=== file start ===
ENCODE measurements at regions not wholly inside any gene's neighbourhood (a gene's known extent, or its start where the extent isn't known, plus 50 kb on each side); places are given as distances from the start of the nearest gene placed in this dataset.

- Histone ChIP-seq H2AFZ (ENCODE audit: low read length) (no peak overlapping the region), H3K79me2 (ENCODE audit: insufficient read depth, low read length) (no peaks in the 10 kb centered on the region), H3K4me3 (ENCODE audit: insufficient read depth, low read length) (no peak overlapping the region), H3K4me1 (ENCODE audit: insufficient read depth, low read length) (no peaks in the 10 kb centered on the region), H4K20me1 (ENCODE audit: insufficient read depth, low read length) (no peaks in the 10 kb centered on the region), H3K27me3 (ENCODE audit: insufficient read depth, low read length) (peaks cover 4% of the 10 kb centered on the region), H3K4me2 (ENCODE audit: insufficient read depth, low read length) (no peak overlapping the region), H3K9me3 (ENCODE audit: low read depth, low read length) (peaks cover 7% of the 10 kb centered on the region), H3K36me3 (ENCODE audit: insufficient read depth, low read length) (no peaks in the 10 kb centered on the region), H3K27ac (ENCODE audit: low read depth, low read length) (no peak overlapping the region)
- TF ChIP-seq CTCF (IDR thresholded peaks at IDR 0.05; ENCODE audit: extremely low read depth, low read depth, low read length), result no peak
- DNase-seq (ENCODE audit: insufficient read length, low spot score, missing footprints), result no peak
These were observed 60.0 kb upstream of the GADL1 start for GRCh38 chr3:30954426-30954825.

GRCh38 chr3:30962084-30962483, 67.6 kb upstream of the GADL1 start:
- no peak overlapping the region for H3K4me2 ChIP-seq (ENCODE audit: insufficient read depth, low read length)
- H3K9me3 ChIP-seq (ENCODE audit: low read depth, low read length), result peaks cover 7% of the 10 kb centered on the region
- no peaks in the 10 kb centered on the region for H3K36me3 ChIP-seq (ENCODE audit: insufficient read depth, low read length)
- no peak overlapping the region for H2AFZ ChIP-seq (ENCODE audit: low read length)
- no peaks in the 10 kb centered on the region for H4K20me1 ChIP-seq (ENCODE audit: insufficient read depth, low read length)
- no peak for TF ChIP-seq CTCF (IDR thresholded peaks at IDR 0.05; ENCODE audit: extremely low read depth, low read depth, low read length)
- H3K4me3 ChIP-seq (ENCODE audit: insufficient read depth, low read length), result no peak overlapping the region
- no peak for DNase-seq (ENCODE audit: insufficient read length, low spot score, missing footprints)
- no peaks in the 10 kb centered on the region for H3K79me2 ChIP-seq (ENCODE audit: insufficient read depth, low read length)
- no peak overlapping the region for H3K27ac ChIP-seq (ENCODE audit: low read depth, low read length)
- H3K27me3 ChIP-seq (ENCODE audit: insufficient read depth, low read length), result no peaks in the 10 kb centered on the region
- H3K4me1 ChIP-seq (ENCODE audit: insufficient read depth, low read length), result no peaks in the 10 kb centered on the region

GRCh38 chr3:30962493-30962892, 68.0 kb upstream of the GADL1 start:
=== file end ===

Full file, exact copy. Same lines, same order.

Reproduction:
ENCODE measurements at regions not wholly inside any gene's neighbourhood (a gene's known extent, or its start where the extent isn't known, plus 50 kb on each side); places are given as distances from the start of the nearest gene placed in this dataset.

- Histone ChIP-seq H2AFZ (ENCODE audit: low read length) (no peak overlapping the region), H3K79me2 (ENCODE audit: insufficient read depth, low read length) (no peaks in the 10 kb centered on the region), H3K4me3 (ENCODE audit: insufficient read depth, low read length) (no peak overlapping the region), H3K4me1 (ENCODE audit: insufficient read depth, low read length) (no peaks in the 10 kb centered on the region), H4K20me1 (ENCODE audit: insufficient read depth, low read length) (no peaks in the 10 kb centered on the region), H3K27me3 (ENCODE audit: insufficient read depth, low read length) (peaks cover 4% of the 10 kb centered on the region), H3K4me2 (ENCODE audit: insufficient read depth, low read length) (no peak overlapping the region), H3K9me3 (ENCODE audit: low read depth, low read length) (peaks cover 7% of the 10 kb centered on the region), H3K36me3 (ENCODE audit: insufficient read depth, low read length) (no peaks in the 10 kb centered on the region), H3K27ac (ENCODE audit: low read depth, low read length) (no peak overlapping the region)
- TF ChIP-seq CTCF (IDR thresholded peaks at IDR 0.05; ENCODE audit: extremely low read depth, low read depth, low read length), result no peak
- DNase-seq (ENCODE audit: insufficient read length, low spot score, missing footprints), result no peak
These were observed 60.0 kb upstream of the GADL1 start for GRCh38 chr3:30954426-30954825.

GRCh38 chr3:30962084-30962483, 67.6 kb upstream of the GADL1 start:
- no peak overlapping the region for H3K4me2 ChIP-seq (ENCODE audit: insufficient read depth, low read length)
- H3K9me3 ChIP-seq (ENCODE audit: low read depth, low read length), result peaks cover 7% of the 10 kb centered on the region
- no peaks in the 10 kb centered on the region for H3K36me3 ChIP-seq (ENCODE audit: insufficient read depth, low read length)
- no peak overlapping the region for H2AFZ ChIP-seq (ENCODE audit: low read length)
- no peaks in the 10 kb centered on the region for H4K20me1 ChIP-seq (ENCODE audit: insufficient read depth, low read length)
- no peak for TF ChIP-seq CTCF (IDR thresholded peaks at IDR 0.05; ENCODE audit: extremely low read depth, low read depth, low read length)
- H3K4me3 ChIP-seq (ENCODE audit: insufficient read depth, low read length), result no peak overlapping the region
- no peak for DNase-seq (ENCODE audit: insufficient read length, low spot score, missing footprints)
- no peaks in the 10 kb centered on the region for H3K79me2 ChIP-seq (ENCODE audit: insufficient read depth, low read length)
- no peak overlapping the region for H3K27ac ChIP-seq (ENCODE audit: low read depth, low read length)
- H3K27me3 ChIP-seq (ENCODE audit: insufficient read depth, low read length), result no peaks in the 10 kb centered on the region
- H3K4me1 ChIP-seq (ENCODE audit: insufficient read depth, low read length), result no peaks in the 10 kb centered on the region

GRCh38 chr3:30962493-30962892, 68.0 kb upstream of the GADL1 start: